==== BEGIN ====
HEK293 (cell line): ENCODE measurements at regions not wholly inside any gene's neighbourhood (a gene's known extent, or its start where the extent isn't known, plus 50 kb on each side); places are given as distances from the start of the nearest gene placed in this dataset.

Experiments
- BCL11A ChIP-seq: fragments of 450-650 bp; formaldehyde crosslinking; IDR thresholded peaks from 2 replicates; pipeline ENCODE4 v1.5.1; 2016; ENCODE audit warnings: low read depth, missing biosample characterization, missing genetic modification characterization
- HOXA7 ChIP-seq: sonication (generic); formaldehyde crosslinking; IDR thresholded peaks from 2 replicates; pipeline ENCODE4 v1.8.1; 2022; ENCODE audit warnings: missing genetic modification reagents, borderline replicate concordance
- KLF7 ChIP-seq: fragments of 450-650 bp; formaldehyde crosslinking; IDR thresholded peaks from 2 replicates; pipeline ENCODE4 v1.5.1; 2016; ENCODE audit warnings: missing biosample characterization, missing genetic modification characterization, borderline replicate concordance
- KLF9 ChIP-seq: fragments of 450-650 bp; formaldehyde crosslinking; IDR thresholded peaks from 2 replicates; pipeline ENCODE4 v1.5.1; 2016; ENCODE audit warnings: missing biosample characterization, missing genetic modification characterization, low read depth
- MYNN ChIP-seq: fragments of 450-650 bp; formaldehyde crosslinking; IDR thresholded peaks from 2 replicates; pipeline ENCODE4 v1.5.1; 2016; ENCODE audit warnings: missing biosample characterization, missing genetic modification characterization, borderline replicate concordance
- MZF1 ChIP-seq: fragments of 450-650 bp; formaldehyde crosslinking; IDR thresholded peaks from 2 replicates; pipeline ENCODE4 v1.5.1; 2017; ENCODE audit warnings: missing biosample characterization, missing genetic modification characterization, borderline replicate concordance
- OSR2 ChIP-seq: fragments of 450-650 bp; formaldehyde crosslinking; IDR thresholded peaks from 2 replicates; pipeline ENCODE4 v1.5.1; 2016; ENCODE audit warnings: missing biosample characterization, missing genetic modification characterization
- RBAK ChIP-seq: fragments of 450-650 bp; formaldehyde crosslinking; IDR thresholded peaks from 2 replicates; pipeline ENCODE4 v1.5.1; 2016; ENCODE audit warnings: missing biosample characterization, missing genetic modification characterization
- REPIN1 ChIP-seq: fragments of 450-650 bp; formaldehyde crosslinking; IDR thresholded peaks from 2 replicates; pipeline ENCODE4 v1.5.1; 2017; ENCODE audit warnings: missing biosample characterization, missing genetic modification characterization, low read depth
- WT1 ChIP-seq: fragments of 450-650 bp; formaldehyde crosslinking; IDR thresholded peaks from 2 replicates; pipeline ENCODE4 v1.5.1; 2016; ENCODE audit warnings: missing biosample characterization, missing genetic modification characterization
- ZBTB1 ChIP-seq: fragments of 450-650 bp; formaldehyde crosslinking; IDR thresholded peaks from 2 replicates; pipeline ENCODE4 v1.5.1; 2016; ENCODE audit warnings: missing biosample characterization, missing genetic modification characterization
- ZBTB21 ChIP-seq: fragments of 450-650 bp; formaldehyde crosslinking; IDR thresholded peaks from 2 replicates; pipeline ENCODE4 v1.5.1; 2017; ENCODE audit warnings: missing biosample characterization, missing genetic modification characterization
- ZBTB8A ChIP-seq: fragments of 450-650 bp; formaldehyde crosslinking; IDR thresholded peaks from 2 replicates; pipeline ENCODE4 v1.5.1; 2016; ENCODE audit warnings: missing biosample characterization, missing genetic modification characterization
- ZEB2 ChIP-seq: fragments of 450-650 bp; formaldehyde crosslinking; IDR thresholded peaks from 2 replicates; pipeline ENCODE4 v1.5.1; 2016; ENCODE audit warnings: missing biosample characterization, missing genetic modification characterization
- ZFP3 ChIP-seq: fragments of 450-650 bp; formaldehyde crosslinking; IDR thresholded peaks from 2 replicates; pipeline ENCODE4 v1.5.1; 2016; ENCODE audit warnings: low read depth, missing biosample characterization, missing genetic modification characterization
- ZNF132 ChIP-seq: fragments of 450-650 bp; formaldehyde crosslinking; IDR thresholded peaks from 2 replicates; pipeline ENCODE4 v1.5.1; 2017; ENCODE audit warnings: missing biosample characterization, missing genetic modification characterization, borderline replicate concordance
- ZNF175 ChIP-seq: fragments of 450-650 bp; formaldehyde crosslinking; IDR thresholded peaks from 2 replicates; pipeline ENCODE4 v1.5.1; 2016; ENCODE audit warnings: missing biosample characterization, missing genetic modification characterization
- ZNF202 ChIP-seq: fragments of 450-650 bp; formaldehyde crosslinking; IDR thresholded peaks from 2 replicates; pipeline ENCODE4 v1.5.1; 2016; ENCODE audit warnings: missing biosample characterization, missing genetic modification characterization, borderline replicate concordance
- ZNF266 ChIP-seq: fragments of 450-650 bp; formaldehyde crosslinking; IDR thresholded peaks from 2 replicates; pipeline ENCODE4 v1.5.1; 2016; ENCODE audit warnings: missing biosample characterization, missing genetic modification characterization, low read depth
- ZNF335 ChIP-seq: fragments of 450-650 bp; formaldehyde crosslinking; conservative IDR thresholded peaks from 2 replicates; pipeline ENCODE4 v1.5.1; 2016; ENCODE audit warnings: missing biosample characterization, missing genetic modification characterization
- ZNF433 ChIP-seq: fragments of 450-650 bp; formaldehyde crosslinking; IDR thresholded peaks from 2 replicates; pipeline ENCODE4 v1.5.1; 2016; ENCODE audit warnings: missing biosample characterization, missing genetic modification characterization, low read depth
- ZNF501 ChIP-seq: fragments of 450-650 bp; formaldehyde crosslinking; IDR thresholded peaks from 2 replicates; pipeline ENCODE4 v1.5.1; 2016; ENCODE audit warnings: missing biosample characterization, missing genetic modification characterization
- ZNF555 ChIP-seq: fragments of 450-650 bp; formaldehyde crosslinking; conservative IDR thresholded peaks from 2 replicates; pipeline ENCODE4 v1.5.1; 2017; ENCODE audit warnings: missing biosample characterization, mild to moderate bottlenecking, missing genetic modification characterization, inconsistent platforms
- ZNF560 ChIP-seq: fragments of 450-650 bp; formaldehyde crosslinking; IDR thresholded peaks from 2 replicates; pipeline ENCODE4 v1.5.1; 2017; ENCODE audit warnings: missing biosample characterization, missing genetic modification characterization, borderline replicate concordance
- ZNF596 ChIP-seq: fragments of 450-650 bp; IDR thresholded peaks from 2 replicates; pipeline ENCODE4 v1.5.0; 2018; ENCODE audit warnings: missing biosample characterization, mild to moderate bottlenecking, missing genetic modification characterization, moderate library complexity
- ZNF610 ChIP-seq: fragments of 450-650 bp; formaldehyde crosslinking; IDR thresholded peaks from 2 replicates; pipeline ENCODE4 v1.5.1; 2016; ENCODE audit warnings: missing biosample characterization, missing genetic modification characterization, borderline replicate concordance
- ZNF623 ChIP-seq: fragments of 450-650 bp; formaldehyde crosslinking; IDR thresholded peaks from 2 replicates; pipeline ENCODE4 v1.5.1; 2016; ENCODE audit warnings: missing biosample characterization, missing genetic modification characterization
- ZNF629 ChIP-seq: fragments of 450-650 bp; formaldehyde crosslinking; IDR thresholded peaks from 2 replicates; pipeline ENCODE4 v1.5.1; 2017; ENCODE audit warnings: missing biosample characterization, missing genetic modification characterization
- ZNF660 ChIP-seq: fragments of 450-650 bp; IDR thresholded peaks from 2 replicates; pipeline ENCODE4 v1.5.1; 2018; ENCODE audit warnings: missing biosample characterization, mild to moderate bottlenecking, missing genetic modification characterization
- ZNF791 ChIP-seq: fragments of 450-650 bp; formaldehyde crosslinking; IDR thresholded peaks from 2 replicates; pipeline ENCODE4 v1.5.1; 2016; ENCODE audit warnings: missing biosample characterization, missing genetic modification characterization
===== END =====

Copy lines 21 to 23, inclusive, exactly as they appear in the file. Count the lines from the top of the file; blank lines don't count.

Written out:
- ZNF266 ChIP-seq: fragments of 450-650 bp; formaldehyde crosslinking; IDR thresholded peaks from 2 replicates; pipeline ENCODE4 v1.5.1; 2016; ENCODE audit warnings: missing biosample characterization, missing genetic modification characterization, low read depth
- ZNF335 ChIP-seq: fragments of 450-650 bp; formaldehyde crosslinking; conservative IDR thresholded peaks from 2 replicates; pipeline ENCODE4 v1.5.1; 2016; ENCODE audit warnings: missing biosample characterization, missing genetic modification characterization
- ZNF433 ChIP-seq: fragments of 450-650 bp; formaldehyde crosslinking; IDR thresholded peaks from 2 replicates; pipeline ENCODE4 v1.5.1; 2016; ENCODE audit warnings: missing biosample characterization, missing genetic modification characterization, low read depth